One final note: We had a speaker for Transport Canada come down an do a presentation about a year ago and he told this story about a A-320 dirver that was retireing. Any this pilot had a story about being in an Airbus when the FMGS when down. The first officer suddenly went into "Emergency mode" worrying about how they where going to control this aircraft. Finally the captain said,"turn it off" grab the stick and fly it just like you do a normal aircraft. And you know what there wasn't a big story about an airliner becomming a permanent part of the British Colombia Scenery.


User currently offlineCX747 From United States of America, joined May 1999, 4445 posts, RR: 5
Reply 21, posted (15 years 3 months 3 weeks 5 days 10 hours ago) and read 567 times:

The 737 has proven itself time and time again in tight situations that none of us hear about because nothing happens. If you look at the worlds narrow bodied fleet, you will see 737s. Look at all the 737NGs that have been ordered. Over 1000 airframes. That is what I call a great aircraft.


"History does not long entrust the care of freedom to the weak or timid." D. Eisenhower
User currently offlineBryanG From United States of America, joined May 1999, 429 posts, RR: 0
Reply 22, posted (15 years 3 months 3 weeks 5 days 4 hours ago) and read 567 times:

Everyone says that the Airbus is much more comfortable because it has such a wide cabin. The 737's cabin is 12"4', and the Airbus is 12"7'. That's just seven little inches, or just about the length of your hand. Spread over six seats and the aisle, I wouldn't call that a significant boost in comfort. I couldn't tell the difference between the two.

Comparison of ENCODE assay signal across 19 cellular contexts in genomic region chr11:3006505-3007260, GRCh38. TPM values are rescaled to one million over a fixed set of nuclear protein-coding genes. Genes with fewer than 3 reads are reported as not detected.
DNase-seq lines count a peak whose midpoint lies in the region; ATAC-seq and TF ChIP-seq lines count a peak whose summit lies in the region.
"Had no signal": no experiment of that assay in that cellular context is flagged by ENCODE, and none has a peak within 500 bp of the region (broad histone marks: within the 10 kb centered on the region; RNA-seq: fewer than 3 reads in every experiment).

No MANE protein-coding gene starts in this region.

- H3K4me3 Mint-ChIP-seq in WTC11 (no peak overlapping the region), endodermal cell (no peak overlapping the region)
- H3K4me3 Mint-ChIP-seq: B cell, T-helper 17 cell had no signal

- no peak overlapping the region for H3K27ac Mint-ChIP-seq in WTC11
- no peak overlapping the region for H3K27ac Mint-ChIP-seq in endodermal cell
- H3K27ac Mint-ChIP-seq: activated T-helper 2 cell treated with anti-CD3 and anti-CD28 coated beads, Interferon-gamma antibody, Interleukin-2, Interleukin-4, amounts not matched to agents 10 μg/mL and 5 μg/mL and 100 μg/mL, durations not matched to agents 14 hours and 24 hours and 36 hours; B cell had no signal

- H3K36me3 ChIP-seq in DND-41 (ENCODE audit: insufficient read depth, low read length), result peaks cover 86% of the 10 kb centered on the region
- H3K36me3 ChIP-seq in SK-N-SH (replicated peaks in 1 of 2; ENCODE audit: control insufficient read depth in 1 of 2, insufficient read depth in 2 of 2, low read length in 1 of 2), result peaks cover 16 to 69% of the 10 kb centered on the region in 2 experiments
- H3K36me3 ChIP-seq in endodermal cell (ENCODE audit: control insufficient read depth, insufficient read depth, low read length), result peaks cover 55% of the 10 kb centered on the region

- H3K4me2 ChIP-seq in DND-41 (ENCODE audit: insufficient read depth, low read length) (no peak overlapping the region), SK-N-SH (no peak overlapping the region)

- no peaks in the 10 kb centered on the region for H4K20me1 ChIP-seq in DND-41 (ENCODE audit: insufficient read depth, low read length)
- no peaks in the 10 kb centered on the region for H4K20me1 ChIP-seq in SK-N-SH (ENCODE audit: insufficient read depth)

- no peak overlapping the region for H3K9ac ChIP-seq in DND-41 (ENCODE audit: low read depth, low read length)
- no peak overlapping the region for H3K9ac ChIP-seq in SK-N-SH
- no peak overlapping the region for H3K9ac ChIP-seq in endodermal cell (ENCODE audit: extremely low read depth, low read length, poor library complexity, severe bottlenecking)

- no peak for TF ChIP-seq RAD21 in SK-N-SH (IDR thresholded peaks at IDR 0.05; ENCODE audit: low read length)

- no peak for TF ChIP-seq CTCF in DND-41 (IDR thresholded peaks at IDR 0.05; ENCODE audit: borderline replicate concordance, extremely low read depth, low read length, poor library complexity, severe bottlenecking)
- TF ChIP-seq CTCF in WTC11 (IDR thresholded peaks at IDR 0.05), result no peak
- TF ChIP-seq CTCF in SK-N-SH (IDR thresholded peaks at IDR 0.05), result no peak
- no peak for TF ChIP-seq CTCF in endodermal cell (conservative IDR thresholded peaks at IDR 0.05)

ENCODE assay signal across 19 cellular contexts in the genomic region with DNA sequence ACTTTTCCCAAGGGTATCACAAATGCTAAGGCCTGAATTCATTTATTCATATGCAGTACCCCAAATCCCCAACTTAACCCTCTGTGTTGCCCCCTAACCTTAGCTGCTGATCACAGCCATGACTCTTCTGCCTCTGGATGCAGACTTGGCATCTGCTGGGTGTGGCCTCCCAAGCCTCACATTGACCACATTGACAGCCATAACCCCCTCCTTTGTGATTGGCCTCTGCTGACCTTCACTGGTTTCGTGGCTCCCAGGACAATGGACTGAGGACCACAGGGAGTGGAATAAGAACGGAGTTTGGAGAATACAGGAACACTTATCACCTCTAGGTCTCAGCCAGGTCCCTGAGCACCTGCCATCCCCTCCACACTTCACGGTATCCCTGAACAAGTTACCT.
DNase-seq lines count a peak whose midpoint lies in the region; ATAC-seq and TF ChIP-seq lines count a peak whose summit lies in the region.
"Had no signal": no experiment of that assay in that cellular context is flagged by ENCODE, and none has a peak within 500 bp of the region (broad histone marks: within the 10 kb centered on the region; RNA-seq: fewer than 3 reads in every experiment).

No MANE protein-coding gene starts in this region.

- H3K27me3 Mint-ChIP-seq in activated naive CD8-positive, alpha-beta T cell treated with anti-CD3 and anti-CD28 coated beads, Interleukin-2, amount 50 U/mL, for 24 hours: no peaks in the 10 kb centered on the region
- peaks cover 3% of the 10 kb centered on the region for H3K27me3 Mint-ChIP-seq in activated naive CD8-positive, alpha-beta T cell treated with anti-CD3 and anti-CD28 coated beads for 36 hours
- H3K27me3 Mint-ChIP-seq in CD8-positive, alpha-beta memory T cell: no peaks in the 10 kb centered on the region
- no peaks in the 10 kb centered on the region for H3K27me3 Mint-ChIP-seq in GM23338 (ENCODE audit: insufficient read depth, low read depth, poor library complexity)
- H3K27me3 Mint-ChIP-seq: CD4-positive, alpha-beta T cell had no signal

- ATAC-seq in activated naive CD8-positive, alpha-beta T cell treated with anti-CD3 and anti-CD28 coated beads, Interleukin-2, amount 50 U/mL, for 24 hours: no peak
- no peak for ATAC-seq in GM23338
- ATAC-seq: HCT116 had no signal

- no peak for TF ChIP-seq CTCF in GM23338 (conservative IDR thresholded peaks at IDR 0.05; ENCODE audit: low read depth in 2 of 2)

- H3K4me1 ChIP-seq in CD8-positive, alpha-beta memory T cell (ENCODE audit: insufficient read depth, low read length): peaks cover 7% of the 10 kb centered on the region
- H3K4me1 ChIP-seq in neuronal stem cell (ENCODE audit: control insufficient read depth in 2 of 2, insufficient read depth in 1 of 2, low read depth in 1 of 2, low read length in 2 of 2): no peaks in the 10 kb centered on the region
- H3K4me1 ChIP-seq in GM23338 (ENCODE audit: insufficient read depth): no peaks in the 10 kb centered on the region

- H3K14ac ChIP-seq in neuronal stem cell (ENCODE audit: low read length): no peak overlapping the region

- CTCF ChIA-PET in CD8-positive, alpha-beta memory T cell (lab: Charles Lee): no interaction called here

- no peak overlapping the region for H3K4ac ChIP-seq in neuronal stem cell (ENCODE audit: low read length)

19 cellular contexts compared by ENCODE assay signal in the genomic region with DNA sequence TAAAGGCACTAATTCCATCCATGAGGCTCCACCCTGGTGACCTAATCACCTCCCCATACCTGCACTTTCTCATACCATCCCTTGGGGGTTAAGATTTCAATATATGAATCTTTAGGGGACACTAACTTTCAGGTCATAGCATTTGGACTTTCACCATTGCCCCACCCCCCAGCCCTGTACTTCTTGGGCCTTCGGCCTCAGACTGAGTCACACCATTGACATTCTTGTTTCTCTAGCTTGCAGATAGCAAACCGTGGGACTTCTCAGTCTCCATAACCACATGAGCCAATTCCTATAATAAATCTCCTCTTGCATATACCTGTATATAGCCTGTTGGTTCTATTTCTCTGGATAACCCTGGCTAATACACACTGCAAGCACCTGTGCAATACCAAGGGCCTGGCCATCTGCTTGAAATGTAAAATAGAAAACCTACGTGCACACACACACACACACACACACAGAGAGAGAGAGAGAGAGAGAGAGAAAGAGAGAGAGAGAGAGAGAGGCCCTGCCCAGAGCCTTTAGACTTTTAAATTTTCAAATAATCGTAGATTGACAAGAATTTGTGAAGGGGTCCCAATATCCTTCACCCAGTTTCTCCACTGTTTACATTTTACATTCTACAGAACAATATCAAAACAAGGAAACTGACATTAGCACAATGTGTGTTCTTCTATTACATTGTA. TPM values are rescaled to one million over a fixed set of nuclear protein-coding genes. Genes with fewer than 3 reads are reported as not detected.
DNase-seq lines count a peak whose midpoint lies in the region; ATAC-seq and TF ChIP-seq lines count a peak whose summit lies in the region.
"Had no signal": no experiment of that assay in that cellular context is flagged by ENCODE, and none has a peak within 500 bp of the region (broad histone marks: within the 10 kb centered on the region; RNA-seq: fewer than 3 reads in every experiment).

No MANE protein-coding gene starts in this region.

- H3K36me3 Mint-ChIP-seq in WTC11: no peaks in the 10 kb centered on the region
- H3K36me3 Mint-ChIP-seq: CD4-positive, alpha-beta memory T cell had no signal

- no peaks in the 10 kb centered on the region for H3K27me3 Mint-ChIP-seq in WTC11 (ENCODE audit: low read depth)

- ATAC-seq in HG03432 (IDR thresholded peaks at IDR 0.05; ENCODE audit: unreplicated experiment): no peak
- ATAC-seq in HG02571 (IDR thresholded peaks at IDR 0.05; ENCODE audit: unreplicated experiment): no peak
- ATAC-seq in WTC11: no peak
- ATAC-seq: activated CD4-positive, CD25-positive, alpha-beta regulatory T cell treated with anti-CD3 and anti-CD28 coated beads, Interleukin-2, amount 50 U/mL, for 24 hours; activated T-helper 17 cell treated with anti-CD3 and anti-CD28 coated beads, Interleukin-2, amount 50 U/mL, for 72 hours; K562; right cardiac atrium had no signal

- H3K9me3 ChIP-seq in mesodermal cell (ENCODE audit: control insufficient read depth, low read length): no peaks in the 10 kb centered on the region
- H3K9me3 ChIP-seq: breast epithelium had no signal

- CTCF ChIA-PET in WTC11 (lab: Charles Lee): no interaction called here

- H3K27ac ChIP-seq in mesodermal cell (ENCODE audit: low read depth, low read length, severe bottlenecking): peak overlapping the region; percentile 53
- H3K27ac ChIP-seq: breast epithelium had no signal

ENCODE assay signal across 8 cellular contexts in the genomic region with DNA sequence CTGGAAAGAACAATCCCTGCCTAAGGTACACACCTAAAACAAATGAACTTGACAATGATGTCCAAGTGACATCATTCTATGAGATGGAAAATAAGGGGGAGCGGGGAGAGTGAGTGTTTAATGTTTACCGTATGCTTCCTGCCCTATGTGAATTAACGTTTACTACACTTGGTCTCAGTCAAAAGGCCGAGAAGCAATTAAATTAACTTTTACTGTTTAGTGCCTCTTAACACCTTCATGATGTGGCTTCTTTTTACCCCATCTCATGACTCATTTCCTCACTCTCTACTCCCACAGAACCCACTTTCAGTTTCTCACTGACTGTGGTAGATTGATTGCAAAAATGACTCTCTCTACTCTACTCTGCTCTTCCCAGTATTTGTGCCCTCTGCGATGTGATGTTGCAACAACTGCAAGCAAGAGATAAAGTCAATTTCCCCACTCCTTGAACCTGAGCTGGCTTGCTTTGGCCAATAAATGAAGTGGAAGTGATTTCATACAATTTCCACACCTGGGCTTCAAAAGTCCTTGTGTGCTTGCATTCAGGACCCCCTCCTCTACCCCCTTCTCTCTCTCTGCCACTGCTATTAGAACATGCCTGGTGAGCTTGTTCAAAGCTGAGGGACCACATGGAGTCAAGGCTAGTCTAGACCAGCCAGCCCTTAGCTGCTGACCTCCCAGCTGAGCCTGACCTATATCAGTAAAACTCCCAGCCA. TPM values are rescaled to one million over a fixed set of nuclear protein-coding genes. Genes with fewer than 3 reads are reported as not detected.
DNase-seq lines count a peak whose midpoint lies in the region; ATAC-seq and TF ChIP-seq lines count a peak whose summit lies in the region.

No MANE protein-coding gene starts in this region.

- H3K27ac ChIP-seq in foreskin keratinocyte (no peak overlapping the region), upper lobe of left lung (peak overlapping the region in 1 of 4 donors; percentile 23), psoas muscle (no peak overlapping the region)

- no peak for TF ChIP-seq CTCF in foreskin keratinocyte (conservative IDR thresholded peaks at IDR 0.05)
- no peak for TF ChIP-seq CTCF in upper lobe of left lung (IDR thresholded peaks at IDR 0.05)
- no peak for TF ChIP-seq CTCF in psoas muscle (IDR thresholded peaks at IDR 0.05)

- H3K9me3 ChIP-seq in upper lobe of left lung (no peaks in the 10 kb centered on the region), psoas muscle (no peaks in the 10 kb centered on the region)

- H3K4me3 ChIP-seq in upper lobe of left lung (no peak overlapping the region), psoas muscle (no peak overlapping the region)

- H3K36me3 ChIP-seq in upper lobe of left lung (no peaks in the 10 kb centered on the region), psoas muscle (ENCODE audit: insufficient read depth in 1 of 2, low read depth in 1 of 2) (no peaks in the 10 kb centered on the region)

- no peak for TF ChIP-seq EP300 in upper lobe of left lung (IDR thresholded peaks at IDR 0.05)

User currently offlineJR737 From Portugal, joined May 1999, 39 posts, RR: 0
Reply 23, posted (15 years 3 months 3 weeks 5 days 4 hours ago) and read 567 times:

I'm pilot on B737-200 and 300. It is a wonderful plane, today I flew from Lisbon to Brussels and back to Lis, the wx in Bru was with gusts of 25 kts and variable in the direction, "my" 737 performed very well, as usualy, with a cross wind felt in the touch down. I can't say if it's better than Airbus in such a situation, what I confirm is that 737 performes very well in a situation like that! By any reason it has been used in Funchal (Madeira Isl.).

User currently offlineCX747 From United States of America, joined May 1999, 4445 posts, RR: 5
Reply 24, posted (15 years 3 months 3 weeks 4 days 17 hours ago) and read 566 times:

Thank you Bryan for finally explaining that to those who always say the A320 is better or more comfortable because it is wider.


"History does not long entrust the care of freedom to the weak or timid." D. Eisenhower
User currently offlineFlyer From Canada, joined May 1999, 32 posts, RR: 0
Reply 25, posted (15 years 3 months 3 weeks 1 day 13 hours ago) and read 566 times:

I would like to thank MD-11, who has agreed with me this issue (about the only one of you people who does!)